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Dixon v. State

Court of Appeals of Idaho

September 8, 2014

DANIEL LEE DIXON, Petitioner-Appellant,
STATE OF IDAHO, Respondent

2014 Opinion No. 73

Editorial Note:

This decision is not final until exception of the 21 day petition for rehearing period. Pursuant to rule 118 of the Idaho Appellate Rules.

Appeal from the District Court of the First Judicial District, State of Idaho, Kootenai County. Hon. Fred M. Gibler, District Judge.

Order denying petition for post-conviction relief, affirmed; order denying Rule 60(b)(6) motion, affirmed.

Nevin, Benjamin, McKay & Bartlett, LLP; Robyn A. Fyffe, Boise, for appellant. Robyn A. Fyffe argued.

Hon. Lawrence G. Wasden, Attorney General; Mark W. Olson, Deputy Attorney General, Boise, for respondent. Mark W. Olson argued.



Page 562


Daniel Lee Dixon appeals from the denial of his petition for post-conviction relief and the denial of his Idaho Rule of Civil Procedure 60(b)(6) motion for relief from judgment. We affirm.



In 2006, Dixon was tried and convicted for lewd conduct with a minor under sixteen, first degree kidnapping, misdemeanor possession of drug paraphernalia, and misdemeanor malicious injury to property. The incident occurred at a Coeur d'Alene park and involved Dixon grabbing a twelve-year-old girl, taking her to the side, placing her on his lap, and touching her vagina.

Dixon's trial was held in a courtroom in the Kootenai County Public Safety Building (safety building), the building that also houses

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the county jail.[1] The safety building is a concrete building surrounded by tall fences and razor wire. Jurors enter the building through heavily-tinted doors and enter the courtroom by passing through a security booth protected by thick bulletproof glass. To get through security, the jurors must speak to jail staff through an intercom. Inside the courtroom, the jury box is shielded on the left by thick glass, which is presumably to protect the jury from inmates entering the courtroom from the side entrance. The safety building is located roughly three miles away from the majority of the other courtrooms utilized by the county.

At trial, Dixon testified in detail about an injury to his arm and his physical limitations resulting from the injury. Dixon's defense was that he was unable to lift the victim as she described due to the injury, and that another individual at the crowded Coeur d'Alene park committed the crime. Dixon filed an appeal of his sentences, which this Court reviewed and affirmed in an unpublished opinion. Dixon subsequently filed a petition for post-conviction relief. He alleged, relevant to this appeal, that his trial counsel was ineffective for failing to object to the trial being held in the same building as the county jail, and for failing to obtain an expert witness to corroborate his defense. The district court denied Dixon's petition for post-conviction relief after holding an evidentiary hearing. Dixon filed an untimely appeal. He then filed a successive petition for post-conviction relief; however, the State subsequently stipulated to a re-entry of judgment to allow a timely appeal of his initial petition. After his post-conviction claim was denied, Dixon also filed an I.R.C.P. 60(b)(6) motion for relief from judgment. The district court denied the motion. Dixon timely appeals.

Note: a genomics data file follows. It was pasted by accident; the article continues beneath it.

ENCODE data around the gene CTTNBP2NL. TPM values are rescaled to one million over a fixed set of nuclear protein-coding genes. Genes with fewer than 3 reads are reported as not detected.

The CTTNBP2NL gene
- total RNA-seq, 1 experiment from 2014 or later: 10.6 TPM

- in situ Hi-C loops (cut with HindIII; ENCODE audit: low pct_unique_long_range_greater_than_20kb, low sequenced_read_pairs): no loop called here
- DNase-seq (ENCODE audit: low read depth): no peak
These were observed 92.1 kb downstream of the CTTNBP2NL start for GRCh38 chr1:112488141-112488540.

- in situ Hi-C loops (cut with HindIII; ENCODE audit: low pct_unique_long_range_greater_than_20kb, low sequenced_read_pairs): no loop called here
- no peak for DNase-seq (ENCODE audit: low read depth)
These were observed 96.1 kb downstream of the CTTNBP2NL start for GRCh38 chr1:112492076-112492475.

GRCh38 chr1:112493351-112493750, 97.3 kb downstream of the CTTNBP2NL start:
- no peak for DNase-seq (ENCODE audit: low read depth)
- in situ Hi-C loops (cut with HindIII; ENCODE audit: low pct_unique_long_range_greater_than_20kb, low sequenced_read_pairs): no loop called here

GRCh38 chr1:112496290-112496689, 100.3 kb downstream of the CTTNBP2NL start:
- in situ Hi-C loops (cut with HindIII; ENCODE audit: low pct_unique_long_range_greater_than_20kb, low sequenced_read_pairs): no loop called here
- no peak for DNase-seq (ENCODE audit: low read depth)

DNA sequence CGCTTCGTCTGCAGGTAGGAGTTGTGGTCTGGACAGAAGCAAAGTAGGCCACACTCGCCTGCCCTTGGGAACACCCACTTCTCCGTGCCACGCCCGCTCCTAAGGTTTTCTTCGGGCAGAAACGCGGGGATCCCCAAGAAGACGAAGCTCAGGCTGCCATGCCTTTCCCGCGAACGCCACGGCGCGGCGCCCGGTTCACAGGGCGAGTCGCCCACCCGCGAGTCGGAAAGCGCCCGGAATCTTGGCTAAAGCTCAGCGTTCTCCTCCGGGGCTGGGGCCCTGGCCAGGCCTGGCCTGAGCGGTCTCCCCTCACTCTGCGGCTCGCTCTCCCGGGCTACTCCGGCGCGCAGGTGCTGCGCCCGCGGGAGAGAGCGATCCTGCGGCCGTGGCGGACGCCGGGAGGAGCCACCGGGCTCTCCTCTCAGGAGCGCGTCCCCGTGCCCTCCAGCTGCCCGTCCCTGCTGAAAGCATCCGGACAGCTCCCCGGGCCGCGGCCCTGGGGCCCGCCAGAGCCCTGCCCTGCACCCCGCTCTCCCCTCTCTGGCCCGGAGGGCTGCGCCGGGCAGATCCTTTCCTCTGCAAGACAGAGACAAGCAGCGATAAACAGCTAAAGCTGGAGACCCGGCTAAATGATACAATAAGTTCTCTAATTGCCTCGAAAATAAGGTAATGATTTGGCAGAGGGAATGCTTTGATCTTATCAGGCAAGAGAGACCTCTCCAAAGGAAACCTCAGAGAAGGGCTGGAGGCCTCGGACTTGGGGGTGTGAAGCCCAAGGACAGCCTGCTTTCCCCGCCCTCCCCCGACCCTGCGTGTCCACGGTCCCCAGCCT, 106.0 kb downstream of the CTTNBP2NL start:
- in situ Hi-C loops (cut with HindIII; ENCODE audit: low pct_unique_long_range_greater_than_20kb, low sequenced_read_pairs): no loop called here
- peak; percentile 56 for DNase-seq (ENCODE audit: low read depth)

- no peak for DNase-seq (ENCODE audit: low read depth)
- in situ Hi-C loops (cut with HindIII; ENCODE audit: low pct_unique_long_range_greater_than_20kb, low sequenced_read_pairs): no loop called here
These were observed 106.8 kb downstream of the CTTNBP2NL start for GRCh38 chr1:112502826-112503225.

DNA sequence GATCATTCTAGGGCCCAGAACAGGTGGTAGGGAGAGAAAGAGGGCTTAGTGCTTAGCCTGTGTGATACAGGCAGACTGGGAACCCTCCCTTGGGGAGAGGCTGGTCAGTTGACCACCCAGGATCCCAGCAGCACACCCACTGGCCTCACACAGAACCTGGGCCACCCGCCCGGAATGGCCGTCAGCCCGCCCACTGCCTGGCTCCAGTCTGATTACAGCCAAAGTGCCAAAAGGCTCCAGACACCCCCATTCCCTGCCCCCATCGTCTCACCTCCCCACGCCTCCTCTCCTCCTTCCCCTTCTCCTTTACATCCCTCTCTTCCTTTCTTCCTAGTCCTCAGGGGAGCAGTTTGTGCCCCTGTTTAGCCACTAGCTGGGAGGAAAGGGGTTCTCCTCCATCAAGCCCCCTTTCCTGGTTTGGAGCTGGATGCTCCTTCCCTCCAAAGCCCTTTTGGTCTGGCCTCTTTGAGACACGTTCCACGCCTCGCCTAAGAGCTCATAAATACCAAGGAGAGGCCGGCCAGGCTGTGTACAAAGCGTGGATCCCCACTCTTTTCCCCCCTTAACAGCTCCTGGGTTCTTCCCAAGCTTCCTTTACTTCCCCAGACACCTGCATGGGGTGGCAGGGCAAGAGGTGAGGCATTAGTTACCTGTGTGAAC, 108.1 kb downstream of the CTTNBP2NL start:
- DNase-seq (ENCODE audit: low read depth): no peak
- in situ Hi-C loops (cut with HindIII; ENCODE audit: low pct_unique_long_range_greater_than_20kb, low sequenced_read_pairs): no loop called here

A.Claims of Ineffective Assistance of Counsel

In order to prevail in a post-conviction proceeding, the petitioner must prove the allegations by a preponderance of the evidence. Idaho Code § 19-4907; Stuart v. State, 118 Idaho 865, 869, 801 P.2d 1216, 1220 (1990); Baxter v. State, 149 Idaho 859, 861, 243 P.3d 675, 677 (Ct. App. 2010). When reviewing a decision denying post-conviction relief after an evidentiary hearing, an appellate court will not disturb the lower court's factual findings unless they are clearly erroneous. I.R.C.P. 52(a); Dunlap v. State, 141 Idaho 50, 56, 106 P.3d 376, 382 (2004); Russell v. State, 118 Idaho 65, 67, 794 P.2d 654, 656 (Ct. App. 1990). The credibility of the witnesses, the weight to be given to their testimony, and the inferences to be drawn from the evidence are all matters solely within the province of the district court. Dunlap, 141 Idaho at 56, 106 P.3d at 382; Larkin v. State, 115 Idaho 72, 73, 764 P.2d 439, 440 (Ct. App. 1988). We exercise free review of the district court's application of the relevant law to the facts. Baxter, 149 Idaho at 862, 243 P.3d at 678.

A claim of ineffective assistance of counsel may properly be brought under the Uniform Post-Conviction Procedure Act. Barcella v. State, 148 Idaho 469, 477, 224 P.3d 536, 544 (Ct. App. 2009). To prevail on an ineffective assistance of counsel claim, the petitioner must show that the attorney's performance was deficient and that the petitioner was prejudiced by the deficiency. Strickland v. Washington, 466 U.S. 668, 687-88, 104 S.Ct. 2052, 80 L.Ed.2d 674 (1984); Self v. State, 145 Idaho 578, 580, 181 P.3d 504, 506 (Ct. App. 2007). To establish a deficiency, the petitioner has the burden of showing that the attorney's representation fell below an objective standard of reasonableness. Aragon v. State, 114 Idaho 758, 760, 760 P.2d 1174, 1176 (1988); Knutsen v. State, 144 Idaho 433, 442, 163 P.3d 222, 231 (Ct. App. 2007). To establish prejudice, the petitioner must show a reasonable probability that, but for the attorney's deficient performance, the outcome of the trial would have been different. Aragon, 114 Idaho at 761,

Page 564

760 P.2d at 1177; Knutsen, 144 Idaho at 442, 163 P.3d at 231. This Court has long adhered to the proposition that tactical or strategic decisions of trial counsel will not be second-guessed on appeal unless those decisions are based on inadequate preparation, ignorance of relevant law, or other shortcomings capable of objective evaluation. Gonzales v. State, 151 Idaho 168, 172, 254 P.3d 69, 73 (Ct. App. 2011).

1. Trial within the safety building